Nature Middle East | House of Wisdom

Nile University students discuss their dissertations in makeshift tents

Salma Shabayek is the latest Nile University postgraduate student to defend her thesis in the protest tents.

Nile University

It has been 52 days since the protesting students of Nile University have started an open sit-in, demanding their university be accredited as a national university and that they be allowed to use the disputed campus that was originally built for them, but which the government has reallocated to the Zewail City of Science and Technology.

With the start of the new academic year, the students set up makeshift tents in the garden outside the disputed campus to carry on with their classes. They brought electricity generators to power their computers and what little equipment they have there. Three postgraduate students have even held their dissertation defenses in the tents.

“I visited the sit-in yesterday and it was very sad,” says Moustafa Ghaniem, the vice president of research at Nile University. “The students are struggling with miserable conditions to keep up their studies and continue the sit-in.”

The first thesis, discussed on 30 September, were on software engineering. Loay El-Alfy, a nanotechnology postgraduate student whose work involved trying to use carbon nanotubes to desalinate water, also defended his thesis on the same time. He has traveled to Munich to continue his postgraduate studies there.

On 14 October, Salma Shabayek defended her nanoelectronics thesis successfully. Her thesis suggested a design for an ultra low energy radio frequency receiver for use in wireless sensor networks. This can be used for sensors placed in hazardous conditions where they get little maintenance. “Reaching this very low amount of power, techniques can be applied to let the circuit be self-powered and gather its needed energy from the ambient environment without the need for batteries at all,” explains Shabayek.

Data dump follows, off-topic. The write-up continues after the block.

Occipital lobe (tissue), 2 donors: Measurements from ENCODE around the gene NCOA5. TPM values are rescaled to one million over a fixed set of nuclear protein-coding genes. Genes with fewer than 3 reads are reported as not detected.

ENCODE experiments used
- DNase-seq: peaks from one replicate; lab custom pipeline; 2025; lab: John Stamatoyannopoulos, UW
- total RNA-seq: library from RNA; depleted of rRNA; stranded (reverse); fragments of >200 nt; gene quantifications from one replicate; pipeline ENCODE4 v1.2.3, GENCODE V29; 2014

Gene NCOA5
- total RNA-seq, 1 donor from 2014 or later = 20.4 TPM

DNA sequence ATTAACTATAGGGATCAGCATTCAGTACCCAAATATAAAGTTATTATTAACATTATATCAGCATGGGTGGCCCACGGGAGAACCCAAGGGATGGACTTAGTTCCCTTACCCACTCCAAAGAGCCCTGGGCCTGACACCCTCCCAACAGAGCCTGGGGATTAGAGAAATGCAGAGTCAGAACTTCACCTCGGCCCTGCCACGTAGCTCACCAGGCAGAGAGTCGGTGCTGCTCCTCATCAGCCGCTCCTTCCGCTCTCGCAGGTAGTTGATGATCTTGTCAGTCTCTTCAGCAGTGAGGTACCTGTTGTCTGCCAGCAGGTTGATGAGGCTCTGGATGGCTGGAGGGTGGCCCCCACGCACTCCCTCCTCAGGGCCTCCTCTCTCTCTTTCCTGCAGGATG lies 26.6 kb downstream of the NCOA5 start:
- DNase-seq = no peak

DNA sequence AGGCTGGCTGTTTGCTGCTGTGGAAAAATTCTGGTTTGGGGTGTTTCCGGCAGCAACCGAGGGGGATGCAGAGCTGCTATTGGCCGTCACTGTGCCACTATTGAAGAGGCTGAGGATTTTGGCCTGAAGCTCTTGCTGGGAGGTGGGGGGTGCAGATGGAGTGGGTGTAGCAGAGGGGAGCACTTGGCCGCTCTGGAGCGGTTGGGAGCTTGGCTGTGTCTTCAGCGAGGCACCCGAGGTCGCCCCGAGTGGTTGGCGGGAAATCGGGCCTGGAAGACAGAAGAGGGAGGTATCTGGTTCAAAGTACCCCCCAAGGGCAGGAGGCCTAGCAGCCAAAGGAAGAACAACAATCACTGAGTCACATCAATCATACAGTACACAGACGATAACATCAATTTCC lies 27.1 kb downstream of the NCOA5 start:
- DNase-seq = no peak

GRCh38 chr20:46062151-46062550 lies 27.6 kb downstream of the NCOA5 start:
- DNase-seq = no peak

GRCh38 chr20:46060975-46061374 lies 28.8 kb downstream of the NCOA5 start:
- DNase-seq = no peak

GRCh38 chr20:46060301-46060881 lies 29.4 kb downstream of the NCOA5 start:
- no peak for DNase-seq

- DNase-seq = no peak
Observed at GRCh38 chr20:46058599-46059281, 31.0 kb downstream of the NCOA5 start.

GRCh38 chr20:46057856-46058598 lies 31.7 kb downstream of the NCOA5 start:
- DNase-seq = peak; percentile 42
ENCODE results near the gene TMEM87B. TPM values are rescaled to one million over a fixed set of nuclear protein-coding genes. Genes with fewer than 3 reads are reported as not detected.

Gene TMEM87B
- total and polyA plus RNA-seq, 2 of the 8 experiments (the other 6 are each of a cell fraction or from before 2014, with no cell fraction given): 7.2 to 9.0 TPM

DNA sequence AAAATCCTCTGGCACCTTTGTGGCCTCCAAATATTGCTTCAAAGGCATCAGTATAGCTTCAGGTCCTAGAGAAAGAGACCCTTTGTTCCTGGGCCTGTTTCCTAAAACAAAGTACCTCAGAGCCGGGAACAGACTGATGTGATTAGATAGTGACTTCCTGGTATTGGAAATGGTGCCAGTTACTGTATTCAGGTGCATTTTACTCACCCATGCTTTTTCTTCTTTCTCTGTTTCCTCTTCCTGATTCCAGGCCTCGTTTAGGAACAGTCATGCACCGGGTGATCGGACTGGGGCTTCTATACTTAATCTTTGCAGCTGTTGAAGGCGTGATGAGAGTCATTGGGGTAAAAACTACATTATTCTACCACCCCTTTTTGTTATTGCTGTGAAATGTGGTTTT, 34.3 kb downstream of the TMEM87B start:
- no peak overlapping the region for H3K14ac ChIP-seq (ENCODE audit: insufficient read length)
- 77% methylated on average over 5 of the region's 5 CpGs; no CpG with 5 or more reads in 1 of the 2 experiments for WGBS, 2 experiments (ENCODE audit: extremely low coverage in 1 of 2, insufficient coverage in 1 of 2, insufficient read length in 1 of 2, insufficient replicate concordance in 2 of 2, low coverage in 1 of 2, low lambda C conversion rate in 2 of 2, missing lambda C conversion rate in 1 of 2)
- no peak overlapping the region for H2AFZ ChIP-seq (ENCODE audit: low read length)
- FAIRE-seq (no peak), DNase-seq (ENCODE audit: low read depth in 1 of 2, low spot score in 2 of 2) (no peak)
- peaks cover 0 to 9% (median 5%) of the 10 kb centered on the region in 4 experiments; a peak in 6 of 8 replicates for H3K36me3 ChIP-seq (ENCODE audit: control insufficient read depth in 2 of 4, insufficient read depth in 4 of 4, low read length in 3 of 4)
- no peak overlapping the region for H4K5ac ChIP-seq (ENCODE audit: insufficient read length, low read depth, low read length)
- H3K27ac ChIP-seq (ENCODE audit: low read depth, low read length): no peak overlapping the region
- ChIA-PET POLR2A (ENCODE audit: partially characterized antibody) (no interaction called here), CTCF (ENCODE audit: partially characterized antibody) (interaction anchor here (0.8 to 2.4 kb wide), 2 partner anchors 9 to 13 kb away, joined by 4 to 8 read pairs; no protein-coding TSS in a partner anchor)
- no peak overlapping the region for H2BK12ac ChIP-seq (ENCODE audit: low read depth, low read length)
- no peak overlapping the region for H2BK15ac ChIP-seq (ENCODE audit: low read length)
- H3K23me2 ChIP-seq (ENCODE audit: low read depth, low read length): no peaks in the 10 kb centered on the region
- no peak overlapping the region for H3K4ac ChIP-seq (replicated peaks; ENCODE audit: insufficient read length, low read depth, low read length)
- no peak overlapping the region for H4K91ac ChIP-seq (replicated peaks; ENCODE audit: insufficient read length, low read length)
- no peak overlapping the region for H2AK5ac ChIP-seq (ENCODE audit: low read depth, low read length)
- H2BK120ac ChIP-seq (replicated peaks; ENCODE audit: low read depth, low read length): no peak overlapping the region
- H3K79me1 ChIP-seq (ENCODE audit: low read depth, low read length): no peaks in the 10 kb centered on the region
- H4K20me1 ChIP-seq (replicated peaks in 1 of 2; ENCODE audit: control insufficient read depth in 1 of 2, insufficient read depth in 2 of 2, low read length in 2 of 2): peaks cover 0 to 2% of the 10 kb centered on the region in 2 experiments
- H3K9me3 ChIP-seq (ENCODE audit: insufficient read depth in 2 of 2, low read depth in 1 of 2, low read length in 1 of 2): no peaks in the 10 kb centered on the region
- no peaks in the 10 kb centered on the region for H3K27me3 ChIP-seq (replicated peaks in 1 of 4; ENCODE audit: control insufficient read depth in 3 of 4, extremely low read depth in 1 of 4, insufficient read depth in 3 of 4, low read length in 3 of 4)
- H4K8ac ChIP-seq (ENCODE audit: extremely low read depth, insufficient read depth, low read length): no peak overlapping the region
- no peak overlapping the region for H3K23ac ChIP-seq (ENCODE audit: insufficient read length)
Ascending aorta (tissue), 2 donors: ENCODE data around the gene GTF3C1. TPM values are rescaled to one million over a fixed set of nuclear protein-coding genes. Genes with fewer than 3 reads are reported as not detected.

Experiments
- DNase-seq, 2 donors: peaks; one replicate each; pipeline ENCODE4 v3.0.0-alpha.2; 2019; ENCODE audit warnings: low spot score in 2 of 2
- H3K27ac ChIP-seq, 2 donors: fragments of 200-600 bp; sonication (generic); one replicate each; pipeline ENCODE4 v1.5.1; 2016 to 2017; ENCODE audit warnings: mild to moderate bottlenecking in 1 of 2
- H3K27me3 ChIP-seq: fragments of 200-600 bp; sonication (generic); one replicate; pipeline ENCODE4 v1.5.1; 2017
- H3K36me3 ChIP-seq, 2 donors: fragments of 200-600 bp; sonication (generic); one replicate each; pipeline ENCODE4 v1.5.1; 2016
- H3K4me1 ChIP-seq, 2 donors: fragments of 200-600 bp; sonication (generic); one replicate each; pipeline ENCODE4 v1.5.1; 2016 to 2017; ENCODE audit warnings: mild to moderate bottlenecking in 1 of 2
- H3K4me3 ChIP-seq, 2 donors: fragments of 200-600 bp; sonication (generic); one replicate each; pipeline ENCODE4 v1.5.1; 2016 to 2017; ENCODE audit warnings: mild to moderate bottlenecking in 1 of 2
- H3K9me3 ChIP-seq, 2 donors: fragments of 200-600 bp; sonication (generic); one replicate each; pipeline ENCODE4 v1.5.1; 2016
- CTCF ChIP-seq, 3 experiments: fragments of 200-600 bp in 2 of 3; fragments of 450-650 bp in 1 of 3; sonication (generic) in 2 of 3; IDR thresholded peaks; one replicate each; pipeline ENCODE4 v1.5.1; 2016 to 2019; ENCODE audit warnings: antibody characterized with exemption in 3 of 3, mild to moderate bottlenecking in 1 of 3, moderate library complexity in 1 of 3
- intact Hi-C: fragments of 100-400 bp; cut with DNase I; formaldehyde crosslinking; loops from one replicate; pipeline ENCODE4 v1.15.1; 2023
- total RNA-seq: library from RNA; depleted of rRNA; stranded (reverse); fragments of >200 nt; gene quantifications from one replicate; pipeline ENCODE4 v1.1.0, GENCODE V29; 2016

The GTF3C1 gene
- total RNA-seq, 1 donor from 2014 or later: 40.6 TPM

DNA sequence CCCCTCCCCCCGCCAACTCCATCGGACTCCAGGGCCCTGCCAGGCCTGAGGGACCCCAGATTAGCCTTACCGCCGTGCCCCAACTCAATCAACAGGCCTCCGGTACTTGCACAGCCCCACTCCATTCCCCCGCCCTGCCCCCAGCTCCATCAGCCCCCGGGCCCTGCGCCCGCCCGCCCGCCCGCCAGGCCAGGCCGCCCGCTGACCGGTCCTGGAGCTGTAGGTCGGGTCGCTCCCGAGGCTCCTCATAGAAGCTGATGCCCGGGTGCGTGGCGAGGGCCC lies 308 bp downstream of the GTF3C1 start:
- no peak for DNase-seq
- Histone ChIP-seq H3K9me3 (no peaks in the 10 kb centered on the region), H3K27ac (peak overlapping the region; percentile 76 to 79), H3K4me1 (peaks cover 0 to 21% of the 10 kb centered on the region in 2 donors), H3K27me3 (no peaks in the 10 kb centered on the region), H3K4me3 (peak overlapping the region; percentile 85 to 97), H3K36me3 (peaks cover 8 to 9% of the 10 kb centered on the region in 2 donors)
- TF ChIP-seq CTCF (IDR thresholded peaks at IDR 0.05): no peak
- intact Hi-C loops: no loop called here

She has been in the sit-in since it started in late August. “We have been literally living in these tents, taking classes, sleeping and eating here. I’ve been working on the thesis documentation and a conference paper with my design and results during the sit-in days – in the tents when we set them up and before that in the sun,” she adds. “A dissertation defense there was the easiest.”

While Shabayek has plans to continue her studies abroad, she is delaying them till next fall. For now, she wants to teach the Nile University undergraduates. “I felt that this is the least that I could do to them and to the university at this critical period.”

The students started their sit-in on 28 August, 2012 when they managed to force their way into the campus and occupy a corner there, where they set up tents, and demanded they be allowed to use the building. They were joined by concerned parents and university faculty as well. However, after nearly a month, they were forcefully moved out of the campus by the police. Since then they have been camping outside the building, continuing their sit in outside.

Several public figures and other universities, including the American University in Cairo and the German University in Cairo, have joined the protest there to support the students. The problem, however, remains unresolved.

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